Barbara Blaine, founder and former president of SNAP, the Survivors Network of those Abused by Priests, died on Sunday, September 24, 2017. She was only 61. We are devastated by the loss of our friend and colleague.
CCR’s work with SNAP launched in September 2011 with the filing of a complaint at the International Criminal Court (ICC) requesting investigation and prosecution of high-level Vatican officials, including then-Pope Benedict, for the widespread and systematic rape and sexual violence within the Catholic Church. Barbara was the energy and inspiration behind the efforts to bring the issue to international human rights bodies. She had an early instinct and vision that the International Criminal Court was an appropriate forum to deal with the Vatican, an entity with a global presence and reach that fostered a climate where widespread and systematic rape and sexual violence were being committed and covered up with impunity. She was absolutely right.
SNAP started out as a tiny group of survivors of sexual violence by priests, who came together to support and validate each other. To reassure one another that they weren’t “crazy,” as they were sometimes described back then, before the world had begun to comprehend that this was actually happening, and grasp the magnitude and extent of it all and how far up the chain it went in the Vatican (all the way to the top). Barbara talked about how reading Our Bodies, Ourselves gave her the idea to help survivors take matters into their own hands and take control of their own healing and their lives. That little support group eventually exploded into an internationalized movement of over 25,000 survivors in countries around the world.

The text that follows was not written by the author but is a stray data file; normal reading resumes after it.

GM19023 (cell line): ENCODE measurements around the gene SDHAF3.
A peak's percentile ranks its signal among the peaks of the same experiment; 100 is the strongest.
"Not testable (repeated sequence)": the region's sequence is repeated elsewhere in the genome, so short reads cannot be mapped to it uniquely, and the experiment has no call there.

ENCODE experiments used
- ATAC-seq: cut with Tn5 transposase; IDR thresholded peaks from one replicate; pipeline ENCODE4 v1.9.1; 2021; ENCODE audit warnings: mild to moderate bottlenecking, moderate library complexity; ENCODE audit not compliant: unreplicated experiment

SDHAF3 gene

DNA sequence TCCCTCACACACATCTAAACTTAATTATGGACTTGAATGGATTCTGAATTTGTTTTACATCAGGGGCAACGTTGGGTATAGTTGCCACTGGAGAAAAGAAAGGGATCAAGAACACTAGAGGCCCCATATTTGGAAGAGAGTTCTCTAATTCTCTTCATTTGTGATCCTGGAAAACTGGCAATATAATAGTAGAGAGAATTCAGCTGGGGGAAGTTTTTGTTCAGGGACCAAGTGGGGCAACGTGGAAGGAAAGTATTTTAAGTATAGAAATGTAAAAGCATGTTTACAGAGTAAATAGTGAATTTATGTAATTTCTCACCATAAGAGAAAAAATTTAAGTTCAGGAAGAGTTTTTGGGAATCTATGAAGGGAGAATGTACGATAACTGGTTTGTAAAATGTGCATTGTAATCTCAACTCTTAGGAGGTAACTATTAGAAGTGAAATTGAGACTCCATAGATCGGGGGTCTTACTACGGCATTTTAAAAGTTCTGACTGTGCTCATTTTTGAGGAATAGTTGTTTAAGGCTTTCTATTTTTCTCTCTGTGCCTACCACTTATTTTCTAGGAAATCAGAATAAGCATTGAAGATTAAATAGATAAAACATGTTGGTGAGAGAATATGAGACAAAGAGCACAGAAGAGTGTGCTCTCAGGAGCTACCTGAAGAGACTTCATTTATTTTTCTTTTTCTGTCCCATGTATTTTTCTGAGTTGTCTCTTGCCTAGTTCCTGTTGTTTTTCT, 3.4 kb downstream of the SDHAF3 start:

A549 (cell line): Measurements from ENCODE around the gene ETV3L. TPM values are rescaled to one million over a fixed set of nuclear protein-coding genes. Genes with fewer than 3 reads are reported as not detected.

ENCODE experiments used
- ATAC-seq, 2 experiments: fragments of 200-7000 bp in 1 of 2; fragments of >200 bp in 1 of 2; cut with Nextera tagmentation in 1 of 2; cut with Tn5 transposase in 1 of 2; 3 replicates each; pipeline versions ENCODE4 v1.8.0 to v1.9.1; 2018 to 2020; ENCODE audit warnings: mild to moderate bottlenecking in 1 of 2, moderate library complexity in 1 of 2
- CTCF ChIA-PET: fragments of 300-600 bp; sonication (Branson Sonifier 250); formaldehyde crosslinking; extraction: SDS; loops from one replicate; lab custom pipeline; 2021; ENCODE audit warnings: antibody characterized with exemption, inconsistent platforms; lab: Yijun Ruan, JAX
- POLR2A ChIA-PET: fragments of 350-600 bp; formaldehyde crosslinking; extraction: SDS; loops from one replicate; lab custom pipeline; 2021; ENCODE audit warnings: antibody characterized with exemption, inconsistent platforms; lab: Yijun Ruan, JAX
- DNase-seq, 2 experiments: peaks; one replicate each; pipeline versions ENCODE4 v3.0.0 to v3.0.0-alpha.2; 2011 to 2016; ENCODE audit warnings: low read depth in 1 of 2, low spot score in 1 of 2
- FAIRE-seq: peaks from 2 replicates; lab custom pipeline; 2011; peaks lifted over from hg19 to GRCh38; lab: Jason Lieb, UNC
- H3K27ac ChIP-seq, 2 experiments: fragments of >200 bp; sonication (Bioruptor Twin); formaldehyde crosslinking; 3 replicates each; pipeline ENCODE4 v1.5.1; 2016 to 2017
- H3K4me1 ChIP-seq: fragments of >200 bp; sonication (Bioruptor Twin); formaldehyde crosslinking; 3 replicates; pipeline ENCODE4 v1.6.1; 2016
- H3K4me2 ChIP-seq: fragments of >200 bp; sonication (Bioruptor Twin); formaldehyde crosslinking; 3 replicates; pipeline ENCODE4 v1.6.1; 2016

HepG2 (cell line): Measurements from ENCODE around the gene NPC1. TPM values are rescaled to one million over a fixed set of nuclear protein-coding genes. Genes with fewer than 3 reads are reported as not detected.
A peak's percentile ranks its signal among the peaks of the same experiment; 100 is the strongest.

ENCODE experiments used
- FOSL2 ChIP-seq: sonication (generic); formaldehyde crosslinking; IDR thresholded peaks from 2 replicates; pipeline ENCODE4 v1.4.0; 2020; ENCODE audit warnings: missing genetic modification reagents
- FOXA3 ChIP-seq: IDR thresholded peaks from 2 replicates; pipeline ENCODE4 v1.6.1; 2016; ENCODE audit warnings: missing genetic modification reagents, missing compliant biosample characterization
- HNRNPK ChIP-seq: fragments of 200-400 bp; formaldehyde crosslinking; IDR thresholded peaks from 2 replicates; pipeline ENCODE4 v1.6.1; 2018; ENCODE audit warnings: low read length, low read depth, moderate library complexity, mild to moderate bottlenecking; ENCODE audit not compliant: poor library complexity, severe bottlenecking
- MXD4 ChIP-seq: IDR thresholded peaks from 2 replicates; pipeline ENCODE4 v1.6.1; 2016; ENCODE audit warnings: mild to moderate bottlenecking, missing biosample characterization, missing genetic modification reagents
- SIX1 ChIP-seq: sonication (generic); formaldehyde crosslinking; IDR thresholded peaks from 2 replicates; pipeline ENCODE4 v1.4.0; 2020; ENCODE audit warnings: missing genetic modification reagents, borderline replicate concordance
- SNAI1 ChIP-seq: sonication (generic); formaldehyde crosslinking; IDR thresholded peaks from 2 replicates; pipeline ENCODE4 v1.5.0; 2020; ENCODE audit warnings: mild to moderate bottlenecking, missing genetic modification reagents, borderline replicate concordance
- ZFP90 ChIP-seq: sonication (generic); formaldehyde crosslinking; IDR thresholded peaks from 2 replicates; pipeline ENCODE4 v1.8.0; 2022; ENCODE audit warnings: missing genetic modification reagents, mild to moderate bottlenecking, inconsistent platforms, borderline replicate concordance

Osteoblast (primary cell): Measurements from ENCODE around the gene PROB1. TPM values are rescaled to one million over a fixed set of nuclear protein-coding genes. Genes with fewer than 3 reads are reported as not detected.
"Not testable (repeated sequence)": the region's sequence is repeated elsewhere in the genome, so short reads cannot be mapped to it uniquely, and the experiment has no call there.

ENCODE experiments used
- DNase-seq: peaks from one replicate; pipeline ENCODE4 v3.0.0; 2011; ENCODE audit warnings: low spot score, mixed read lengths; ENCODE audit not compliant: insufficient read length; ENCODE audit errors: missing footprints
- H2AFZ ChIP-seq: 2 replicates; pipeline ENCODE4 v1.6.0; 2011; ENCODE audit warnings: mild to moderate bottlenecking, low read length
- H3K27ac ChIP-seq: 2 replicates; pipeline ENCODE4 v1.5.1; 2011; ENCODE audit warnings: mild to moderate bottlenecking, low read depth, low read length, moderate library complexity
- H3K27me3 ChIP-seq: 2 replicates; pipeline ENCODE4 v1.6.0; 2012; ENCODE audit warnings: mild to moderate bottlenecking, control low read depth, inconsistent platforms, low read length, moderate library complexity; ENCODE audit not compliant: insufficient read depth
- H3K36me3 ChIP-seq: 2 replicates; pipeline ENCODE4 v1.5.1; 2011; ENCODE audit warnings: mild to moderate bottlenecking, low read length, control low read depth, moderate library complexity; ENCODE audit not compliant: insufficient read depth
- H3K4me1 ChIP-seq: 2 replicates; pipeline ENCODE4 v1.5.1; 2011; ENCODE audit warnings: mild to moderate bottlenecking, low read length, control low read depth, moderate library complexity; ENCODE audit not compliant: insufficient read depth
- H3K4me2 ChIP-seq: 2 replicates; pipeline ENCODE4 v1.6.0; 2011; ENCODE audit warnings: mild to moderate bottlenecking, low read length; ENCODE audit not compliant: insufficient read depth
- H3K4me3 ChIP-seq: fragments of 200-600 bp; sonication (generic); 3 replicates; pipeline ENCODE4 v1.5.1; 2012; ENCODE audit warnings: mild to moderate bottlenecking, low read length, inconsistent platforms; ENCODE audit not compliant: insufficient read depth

Barbara described how in the early days they thought if they could just let the bishops know what had happened to them, the problem could then be solved. Then they learned the unthinkable – that the bishops had known all along, and more, that the Vatican had known too. They were able to rally from their own shock and sense of betrayal and isolation to begin the process of calling out the Vatican and church officials – a tiny David taking on Goliath.
No one ever envisioned back then that they would eventually be responsible, in part, for getting a pope to resign and forcing a church spokesperson to emerge during the ensuing conclave to angrily remind the media that SNAP doesn’t get to decide who the next pope is.
You can imagine that going up against such a powerful entity that decides to be your enemy – and against the grain of what people want to believe – can be exhausting. But Barbara was indefatigable and always warm, enthusiastic, encouraging, and supportive of others.
I can’t think of any time Barbara wasn’t directing her thoughts and efforts to creating a safer world for children, helping survivors feel less alone, and speaking truth to one of the most powerful entities on earth. Those of us here at CCR who had the privilege of working with her, and traveling with her to raise these issues near and far, are feeling the shock and loss. We will continue to stand with survivors and the many who continue the incredible legacy of advocacy and support she leaves behind.